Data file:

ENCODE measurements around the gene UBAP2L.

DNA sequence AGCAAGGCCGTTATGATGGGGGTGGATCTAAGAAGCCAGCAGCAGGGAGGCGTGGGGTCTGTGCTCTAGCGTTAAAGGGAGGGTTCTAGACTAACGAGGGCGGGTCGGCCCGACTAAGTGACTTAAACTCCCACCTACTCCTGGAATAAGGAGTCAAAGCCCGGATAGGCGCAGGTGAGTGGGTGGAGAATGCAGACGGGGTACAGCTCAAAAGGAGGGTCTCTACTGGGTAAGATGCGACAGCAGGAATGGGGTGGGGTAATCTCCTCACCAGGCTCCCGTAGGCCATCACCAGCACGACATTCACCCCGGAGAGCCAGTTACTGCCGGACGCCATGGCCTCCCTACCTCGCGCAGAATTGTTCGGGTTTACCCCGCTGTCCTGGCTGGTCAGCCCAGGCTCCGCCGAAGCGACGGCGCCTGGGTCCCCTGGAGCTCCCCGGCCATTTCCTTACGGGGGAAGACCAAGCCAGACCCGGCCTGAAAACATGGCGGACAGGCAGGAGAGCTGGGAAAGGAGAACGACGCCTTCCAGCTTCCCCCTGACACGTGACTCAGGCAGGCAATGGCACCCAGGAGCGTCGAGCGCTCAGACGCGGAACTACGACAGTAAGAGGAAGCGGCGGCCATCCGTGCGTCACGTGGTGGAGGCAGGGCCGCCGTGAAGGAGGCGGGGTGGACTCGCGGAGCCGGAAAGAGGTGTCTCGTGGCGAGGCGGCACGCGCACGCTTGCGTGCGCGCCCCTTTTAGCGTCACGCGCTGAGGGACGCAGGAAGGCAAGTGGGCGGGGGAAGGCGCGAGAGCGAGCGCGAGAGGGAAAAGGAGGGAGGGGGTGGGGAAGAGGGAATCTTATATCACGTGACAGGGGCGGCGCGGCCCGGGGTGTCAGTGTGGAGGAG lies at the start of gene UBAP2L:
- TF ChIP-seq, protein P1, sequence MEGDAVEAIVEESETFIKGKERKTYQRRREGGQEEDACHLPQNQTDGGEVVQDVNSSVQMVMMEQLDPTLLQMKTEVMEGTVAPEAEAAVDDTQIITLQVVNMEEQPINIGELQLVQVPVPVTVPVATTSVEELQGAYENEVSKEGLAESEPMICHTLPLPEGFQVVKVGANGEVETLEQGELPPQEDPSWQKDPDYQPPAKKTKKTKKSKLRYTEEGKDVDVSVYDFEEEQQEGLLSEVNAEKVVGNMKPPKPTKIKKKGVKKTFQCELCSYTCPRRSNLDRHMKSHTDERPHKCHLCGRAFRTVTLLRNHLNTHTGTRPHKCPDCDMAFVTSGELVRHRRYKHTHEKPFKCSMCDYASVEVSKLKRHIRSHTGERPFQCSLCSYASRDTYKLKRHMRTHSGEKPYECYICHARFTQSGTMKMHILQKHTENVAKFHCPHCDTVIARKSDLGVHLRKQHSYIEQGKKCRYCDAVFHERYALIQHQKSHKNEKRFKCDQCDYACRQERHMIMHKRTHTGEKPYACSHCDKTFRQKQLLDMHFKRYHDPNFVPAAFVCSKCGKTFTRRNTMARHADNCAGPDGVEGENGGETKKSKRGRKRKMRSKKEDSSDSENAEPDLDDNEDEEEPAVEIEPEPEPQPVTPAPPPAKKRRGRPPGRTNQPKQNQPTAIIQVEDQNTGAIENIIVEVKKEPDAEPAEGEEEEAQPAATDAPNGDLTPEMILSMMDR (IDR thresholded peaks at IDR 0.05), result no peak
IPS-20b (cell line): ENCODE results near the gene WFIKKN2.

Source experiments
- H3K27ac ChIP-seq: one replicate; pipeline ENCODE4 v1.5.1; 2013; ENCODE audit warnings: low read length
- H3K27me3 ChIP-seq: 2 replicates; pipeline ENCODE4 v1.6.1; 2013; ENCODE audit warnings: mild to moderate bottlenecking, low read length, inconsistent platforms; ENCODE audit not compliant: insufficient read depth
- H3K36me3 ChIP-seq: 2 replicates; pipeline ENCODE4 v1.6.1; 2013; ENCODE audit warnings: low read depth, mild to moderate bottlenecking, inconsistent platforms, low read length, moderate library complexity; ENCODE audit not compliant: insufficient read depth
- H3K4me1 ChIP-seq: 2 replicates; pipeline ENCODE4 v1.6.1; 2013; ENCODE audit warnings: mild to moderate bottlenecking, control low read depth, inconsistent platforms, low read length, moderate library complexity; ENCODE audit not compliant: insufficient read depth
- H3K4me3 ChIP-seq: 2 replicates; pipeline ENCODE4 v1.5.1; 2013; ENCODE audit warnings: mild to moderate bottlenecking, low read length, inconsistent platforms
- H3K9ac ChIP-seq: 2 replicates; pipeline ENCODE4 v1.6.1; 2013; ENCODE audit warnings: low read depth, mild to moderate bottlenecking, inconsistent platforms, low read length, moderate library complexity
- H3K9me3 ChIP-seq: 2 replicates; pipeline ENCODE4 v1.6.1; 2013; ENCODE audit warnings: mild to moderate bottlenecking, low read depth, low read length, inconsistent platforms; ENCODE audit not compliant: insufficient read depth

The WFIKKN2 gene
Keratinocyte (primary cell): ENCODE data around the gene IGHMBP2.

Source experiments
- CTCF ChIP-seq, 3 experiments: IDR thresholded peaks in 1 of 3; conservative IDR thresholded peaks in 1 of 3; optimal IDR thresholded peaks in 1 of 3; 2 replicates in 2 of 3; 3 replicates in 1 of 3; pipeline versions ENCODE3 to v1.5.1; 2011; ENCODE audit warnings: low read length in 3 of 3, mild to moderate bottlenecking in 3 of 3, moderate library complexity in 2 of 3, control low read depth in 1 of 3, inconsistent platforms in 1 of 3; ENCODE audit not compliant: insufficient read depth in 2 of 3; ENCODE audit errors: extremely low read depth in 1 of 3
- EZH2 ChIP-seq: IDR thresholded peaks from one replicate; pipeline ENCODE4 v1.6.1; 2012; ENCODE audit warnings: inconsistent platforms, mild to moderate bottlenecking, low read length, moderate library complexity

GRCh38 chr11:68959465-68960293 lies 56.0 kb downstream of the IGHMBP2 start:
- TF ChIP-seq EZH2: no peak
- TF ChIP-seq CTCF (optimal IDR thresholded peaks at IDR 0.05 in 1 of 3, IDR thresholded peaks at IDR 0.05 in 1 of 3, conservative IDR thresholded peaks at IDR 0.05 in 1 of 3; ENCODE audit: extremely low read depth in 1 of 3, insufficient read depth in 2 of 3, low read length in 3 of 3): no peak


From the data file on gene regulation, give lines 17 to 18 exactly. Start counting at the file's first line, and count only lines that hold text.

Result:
- EZH2 ChIP-seq: IDR thresholded peaks from one replicate; pipeline ENCODE4 v1.6.1; 2012; ENCODE audit warnings: inconsistent platforms, mild to moderate bottlenecking, low read length, moderate library complexity

GRCh38 chr11:68959465-68960293 lies 56.0 kb downstream of the IGHMBP2 start: